• Winterizing a vehicle is an annual chore. The most common issue I've run into over the years is weak batteries; once the temps drop below freezing it takes more power to start an engine, so a battery that worked fine all summer will pick the coldest day to die on you. Have your battery tested at an auto parts store and replace it before it leaves you stranded somewhere.
  • Modern technology has improved the coolant in most cars, but it still needs to be checked. Any auto parts store will sell you a hygrometer to check the density of your anti-freeze and most oil-change shops will check it for you as part of their service. Add or change your anti-freeze as needed; it's a lot cheaper than replacing a cracked engine.
  • Tires have also been improving over the years, but you still need to make sure you have enough tread left to give you traction in mud/snow/ice. Check your tires now, before you need that extra traction.
  • Those who live in mountainous regions or drive through them will know what tire chains are and how to use them. If you carry chains, it's time to pull them out and inspect them. Repair or replace worn chains, because having one fail while driving is a nerve-wracking experience that can do serious damage to your car.

Fall is busy for me. My day job is working with farmers, so I'm working long hours and don't get many days off between Labor Day and Thanksgiving. My preps are always a work in progress, so there are some that are closer to what I want to have than others. Keep improving what you have and try to get ready for what is coming -- that's the basics of prepping for me.

Wednesday, October 9, 2019

Prudent Prepping: Grid Down?

The dust has settled and the First 72 Hours have passed. Follow along as I build a long term plan via Prudent Prepping.  

I've had to change my blog post topic this week, due to the Northern California fire danger and our local Power company's response to the threat.

When The Grid Goes Down
I first mentioned Pacific Gas and Electric (PG&E) and their emergency response plan in this post from May of this year. There were discussions of having to possibly 'power down' sections of North California in the event of a major fire, or at least the threat of a fire based on the conditions at that time. No one was too concerned due to how remote the locations were where most of the fires started, and there was little thought given to the transmission lines (possibly) affected running through the wilderness areas to the urban power users.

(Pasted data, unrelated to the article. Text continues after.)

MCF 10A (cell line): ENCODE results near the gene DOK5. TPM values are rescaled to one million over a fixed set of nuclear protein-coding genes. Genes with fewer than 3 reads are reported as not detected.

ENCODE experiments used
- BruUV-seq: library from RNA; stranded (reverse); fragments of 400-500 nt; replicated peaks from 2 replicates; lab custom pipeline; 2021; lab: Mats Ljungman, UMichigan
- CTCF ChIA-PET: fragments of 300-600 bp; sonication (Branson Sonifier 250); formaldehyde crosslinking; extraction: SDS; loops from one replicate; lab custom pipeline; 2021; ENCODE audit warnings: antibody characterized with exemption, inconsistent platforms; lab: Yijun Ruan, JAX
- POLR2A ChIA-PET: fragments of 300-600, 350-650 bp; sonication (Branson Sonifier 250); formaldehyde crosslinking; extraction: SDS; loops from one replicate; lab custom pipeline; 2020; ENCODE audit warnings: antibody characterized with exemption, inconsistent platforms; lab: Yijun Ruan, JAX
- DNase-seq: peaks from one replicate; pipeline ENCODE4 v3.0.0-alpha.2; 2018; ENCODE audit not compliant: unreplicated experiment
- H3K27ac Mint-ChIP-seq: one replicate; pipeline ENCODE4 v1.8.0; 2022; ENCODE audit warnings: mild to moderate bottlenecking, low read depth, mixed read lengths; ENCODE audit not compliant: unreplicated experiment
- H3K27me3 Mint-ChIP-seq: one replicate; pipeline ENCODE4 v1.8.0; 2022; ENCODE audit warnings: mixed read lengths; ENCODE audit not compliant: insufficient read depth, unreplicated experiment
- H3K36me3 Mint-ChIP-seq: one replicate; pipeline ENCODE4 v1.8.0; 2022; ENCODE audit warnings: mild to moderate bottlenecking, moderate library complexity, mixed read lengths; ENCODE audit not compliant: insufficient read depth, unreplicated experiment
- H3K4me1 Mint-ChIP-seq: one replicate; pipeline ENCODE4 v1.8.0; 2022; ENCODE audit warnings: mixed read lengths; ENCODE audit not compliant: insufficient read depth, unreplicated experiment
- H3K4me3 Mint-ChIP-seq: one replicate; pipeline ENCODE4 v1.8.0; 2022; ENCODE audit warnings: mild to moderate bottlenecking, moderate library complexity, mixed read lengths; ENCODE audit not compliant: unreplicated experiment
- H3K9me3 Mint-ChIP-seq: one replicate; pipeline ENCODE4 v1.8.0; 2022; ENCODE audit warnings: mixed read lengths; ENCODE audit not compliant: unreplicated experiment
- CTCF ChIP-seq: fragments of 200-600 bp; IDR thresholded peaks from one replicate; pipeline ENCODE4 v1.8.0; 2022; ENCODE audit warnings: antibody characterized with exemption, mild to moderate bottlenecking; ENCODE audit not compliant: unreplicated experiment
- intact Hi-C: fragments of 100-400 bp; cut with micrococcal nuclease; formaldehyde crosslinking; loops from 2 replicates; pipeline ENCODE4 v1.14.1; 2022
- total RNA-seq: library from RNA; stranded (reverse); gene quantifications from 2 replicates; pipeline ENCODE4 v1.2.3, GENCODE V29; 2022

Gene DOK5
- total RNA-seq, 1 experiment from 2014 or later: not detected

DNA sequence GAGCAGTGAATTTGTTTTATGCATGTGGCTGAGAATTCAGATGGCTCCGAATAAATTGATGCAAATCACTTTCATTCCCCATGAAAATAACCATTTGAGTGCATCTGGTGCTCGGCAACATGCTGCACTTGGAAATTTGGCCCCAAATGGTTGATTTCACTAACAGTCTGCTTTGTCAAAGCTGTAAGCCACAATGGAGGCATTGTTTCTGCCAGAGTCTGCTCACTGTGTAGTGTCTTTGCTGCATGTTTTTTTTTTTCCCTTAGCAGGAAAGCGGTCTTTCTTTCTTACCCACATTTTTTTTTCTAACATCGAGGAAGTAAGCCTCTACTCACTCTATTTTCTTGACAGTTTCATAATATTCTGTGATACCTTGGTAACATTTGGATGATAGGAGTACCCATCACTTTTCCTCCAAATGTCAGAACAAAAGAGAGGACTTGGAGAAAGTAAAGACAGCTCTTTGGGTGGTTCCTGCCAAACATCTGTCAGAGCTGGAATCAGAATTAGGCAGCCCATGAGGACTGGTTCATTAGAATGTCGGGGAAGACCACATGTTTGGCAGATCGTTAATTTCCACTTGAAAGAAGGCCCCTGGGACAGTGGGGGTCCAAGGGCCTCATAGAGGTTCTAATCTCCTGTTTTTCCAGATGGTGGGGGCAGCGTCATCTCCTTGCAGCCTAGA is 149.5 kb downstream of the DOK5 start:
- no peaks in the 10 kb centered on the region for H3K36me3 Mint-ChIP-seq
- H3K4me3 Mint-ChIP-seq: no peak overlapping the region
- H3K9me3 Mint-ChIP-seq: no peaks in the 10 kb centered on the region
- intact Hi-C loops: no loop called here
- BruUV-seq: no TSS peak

Guess what happened this morning? Weather conditions are such that PG&E has announced that 800,000 customers will be affected by a mandatory power outage, and potentially 3 million users could be turned off if there are actual fires. Here is the latest, complete news report from SF Gate:

Neighborhoods Impacted by PG&E Shutoffs
This map shows part of my county, but lucky for me I'm not in the potential blackout zone.

The map below shows the entire Black Out area for Northern California. On this map I'm right at the "O" in the San Francisco. As you can see, major portions of the Coastal Range and Sierra Nevada mountains are affected by this policy.

Because I live in earthquake country and quakes are normally a complete surprise that lasts 30 seconds, I've finally seen what my fellow bloggers experience when storms are forecast: Panic Buying I watched every generator, half of the larger flashlights, and ALL of the battery lanterns sell off the shelves between 6:01am and 1:30pm at the store I was working in today, and I was asked for lights and batteries All. Day. Long.

One cool thing was that I had several people looking for advice and tips on what to do, and I directed several to this blog for information. I expect to see a big spike in Sawyer Mini water filters and Etekcity LED lanterns, not from me but as Featured Items on Amazon.

Okay, maybe from me.

One of the local counties is recommending people in the affected areas to be prepared for as many as 5 days without power. This is a good time to review preps and convert others to being prepared. Not only did I send people to BCP, I shared my previous orders on Amazon with two co-workers and a customer I've known for several years to show that it's possible to build up supplies while having a reasonable budget. Everyone has slightly different requirements for their families and likes different things, so I don't think it's necessary to show a detailed list. What is important to show are the basics:
  • 1-2 gallons of water per person, per day. This is your minimum requirement.
  • Easy to cook (and acceptable) food for your family. This doesn't need to be fancy, long term storage food either. In fact, if your power goes out for 5 days, emptying out your freezer and fridge might give you enough food for 2-3 days by themselves.
  • Lights for everyone. My recommended lantern produces more than enough light to keep the dark away. Don't forget the batteries!